This directly affects California buyers and sellers. With fewer insurance options, premiums are on the rise. This means additional financial burden to homeowners, and it could also influence property prices. If insurance costs continue to surge, it might impact the affordability and availability of property insurance especially in high-risk areas.
The Shifting Real Estate Transaction Landscape
There’s one more twist in the tale. The Sitzer/Burnett lawsuit against the National Association of Realtors (NAR) has brought another dimension to the real estate market.
On October 31, 2023, the jury determined that NAR, Keller Williams, and HomeServices of America were guilty of colluding over commissions and ordered the defendants to pay $1.78 billion in damages.
According to NAR, the case is not over as they plan to make an appeal.
What issue comes to light with the N.A.R. Commisions Lawsuit?
It touches on the practice of bundling a buyer’s agent compensation with the listing agent’s commission as total real estate commissions. For decades, it is typically the seller who pays the total real estate commissions for both the listing agent and the buyer’s agent.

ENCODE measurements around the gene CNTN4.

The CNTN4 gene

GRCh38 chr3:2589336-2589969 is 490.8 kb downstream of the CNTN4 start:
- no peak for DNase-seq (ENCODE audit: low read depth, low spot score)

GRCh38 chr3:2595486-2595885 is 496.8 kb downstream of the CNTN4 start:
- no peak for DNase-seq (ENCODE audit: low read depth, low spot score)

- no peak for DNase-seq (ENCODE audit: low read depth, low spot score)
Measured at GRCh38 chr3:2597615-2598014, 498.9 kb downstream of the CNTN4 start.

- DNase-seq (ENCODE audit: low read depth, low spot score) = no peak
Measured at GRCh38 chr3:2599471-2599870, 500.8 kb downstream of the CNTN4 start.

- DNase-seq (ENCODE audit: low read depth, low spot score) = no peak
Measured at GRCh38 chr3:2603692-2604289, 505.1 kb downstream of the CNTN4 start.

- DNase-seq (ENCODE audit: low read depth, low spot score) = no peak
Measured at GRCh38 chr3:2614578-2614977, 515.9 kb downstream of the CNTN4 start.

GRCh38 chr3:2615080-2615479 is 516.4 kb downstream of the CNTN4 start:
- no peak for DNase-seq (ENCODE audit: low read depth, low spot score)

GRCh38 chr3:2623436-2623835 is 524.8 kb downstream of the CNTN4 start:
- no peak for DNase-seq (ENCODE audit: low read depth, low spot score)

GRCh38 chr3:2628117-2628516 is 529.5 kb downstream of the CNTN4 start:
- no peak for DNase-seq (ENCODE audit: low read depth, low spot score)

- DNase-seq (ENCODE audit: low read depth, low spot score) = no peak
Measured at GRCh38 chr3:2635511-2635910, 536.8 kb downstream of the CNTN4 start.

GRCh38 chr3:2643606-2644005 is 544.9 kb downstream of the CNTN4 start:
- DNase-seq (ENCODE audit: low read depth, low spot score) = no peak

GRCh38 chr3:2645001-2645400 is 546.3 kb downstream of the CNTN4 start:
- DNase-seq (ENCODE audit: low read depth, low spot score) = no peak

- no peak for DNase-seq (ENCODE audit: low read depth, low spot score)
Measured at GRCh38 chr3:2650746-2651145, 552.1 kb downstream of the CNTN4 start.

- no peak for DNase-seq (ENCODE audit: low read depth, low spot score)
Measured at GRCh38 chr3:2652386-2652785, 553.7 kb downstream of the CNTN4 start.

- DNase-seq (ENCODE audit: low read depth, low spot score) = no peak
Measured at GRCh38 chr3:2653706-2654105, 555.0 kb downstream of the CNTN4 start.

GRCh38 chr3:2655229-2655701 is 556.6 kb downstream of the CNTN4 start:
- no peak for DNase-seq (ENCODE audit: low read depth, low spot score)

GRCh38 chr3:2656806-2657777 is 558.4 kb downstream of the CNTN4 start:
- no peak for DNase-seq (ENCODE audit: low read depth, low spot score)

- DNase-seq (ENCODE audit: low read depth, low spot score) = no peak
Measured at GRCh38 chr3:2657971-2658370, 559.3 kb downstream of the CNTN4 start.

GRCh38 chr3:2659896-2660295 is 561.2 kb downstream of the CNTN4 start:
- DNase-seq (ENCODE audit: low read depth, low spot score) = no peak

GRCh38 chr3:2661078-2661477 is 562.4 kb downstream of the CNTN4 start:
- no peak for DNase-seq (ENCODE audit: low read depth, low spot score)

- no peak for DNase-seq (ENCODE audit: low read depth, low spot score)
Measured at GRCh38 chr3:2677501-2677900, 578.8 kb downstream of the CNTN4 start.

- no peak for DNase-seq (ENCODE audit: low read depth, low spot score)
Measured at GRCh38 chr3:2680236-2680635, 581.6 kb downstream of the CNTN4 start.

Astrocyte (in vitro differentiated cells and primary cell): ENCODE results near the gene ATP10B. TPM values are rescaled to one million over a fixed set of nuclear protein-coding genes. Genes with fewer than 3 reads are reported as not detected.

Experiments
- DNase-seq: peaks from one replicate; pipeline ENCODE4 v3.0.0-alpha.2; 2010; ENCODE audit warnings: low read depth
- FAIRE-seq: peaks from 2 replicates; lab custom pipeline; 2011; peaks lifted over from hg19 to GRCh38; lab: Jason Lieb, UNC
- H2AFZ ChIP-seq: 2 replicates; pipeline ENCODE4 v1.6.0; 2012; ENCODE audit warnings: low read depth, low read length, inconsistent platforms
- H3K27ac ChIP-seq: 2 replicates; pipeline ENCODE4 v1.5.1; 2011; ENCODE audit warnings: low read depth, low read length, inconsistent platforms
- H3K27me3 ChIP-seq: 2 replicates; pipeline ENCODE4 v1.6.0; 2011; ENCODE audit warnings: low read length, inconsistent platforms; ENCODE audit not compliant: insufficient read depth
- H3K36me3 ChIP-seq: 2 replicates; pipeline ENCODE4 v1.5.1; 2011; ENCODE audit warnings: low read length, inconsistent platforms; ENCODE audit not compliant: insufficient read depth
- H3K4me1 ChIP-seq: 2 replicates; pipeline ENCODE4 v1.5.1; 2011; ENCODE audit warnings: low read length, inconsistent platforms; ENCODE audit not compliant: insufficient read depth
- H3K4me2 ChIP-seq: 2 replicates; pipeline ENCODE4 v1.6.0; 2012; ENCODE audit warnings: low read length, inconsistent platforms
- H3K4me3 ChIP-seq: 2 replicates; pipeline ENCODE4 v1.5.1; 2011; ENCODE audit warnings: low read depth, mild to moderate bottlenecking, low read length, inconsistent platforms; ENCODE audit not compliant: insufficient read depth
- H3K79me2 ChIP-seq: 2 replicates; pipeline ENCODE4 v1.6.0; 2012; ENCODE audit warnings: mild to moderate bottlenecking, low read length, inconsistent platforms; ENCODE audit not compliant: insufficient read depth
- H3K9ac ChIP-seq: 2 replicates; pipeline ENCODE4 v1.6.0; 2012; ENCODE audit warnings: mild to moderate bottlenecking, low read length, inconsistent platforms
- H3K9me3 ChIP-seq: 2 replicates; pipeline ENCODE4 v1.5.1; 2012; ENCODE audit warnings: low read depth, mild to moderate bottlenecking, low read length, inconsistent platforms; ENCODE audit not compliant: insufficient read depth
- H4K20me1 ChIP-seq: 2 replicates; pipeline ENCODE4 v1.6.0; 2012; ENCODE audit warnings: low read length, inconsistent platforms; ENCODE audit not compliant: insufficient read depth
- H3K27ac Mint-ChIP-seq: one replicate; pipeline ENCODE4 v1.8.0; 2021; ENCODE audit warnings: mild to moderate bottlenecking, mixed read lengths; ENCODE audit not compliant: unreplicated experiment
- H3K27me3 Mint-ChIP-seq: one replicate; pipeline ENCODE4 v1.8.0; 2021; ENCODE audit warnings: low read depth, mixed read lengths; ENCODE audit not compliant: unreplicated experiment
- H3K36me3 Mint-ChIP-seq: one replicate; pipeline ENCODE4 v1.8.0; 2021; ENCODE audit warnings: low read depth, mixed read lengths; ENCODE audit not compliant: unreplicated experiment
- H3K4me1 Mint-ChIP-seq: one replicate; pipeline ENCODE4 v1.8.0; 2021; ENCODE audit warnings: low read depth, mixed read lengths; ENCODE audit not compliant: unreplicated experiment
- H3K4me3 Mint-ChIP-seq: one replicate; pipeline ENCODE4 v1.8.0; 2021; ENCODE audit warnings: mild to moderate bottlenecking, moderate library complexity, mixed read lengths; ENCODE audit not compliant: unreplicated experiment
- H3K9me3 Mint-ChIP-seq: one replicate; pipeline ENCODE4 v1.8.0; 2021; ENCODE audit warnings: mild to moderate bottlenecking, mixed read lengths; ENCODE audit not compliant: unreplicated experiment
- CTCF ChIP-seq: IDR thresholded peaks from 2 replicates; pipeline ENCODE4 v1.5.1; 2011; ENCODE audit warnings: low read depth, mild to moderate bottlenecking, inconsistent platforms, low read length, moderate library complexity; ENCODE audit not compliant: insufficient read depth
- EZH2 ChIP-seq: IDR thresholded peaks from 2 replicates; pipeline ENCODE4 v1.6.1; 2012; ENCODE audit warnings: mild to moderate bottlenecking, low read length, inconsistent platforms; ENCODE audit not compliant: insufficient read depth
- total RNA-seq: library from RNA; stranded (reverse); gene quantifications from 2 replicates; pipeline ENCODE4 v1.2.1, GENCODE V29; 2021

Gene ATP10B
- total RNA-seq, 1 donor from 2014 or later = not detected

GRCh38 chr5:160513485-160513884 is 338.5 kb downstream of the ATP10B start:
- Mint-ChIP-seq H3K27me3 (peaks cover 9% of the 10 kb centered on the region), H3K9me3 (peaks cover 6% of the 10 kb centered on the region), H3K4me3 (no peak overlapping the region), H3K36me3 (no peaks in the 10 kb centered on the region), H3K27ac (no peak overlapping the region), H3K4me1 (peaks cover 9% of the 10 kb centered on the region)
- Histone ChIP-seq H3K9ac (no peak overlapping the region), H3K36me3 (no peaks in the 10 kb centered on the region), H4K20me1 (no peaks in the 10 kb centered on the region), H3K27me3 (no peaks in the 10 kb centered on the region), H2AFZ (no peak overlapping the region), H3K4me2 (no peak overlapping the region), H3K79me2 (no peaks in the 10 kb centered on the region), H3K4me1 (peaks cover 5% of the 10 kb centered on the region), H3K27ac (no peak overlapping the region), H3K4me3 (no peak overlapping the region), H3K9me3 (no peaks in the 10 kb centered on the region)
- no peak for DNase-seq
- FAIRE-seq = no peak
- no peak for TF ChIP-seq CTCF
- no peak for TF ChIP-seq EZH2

In California, the commissions are typically documented in writing and negotiated by both parties. If the seller and listing broker decide to publish their listing on the MLS, the listing broker typically publishes the compensation for the co-operating buyer’s agent either as an amount or percentage.
In many cases, when a buyer decides to hire a buyer’s agent to make an offer and negotiate a successful purchase of a home, the buyer’s agent gets paid the amount or percentage negotiated at the time of listing between the homeowner and the listing broker and published as the cooperating agent’s compensation on the MLS.
The real estate commission are paid out of the seller’s equity/ net proceeds from the sale of the home. Of course, the source of the liquid funds (whether all-cash or buyer’s lender financed amount and down payment) ultimately come from the buyer.
What you need to know:
- Real estate commissions are negotiable and are always set between the broker and the client (buyer or seller).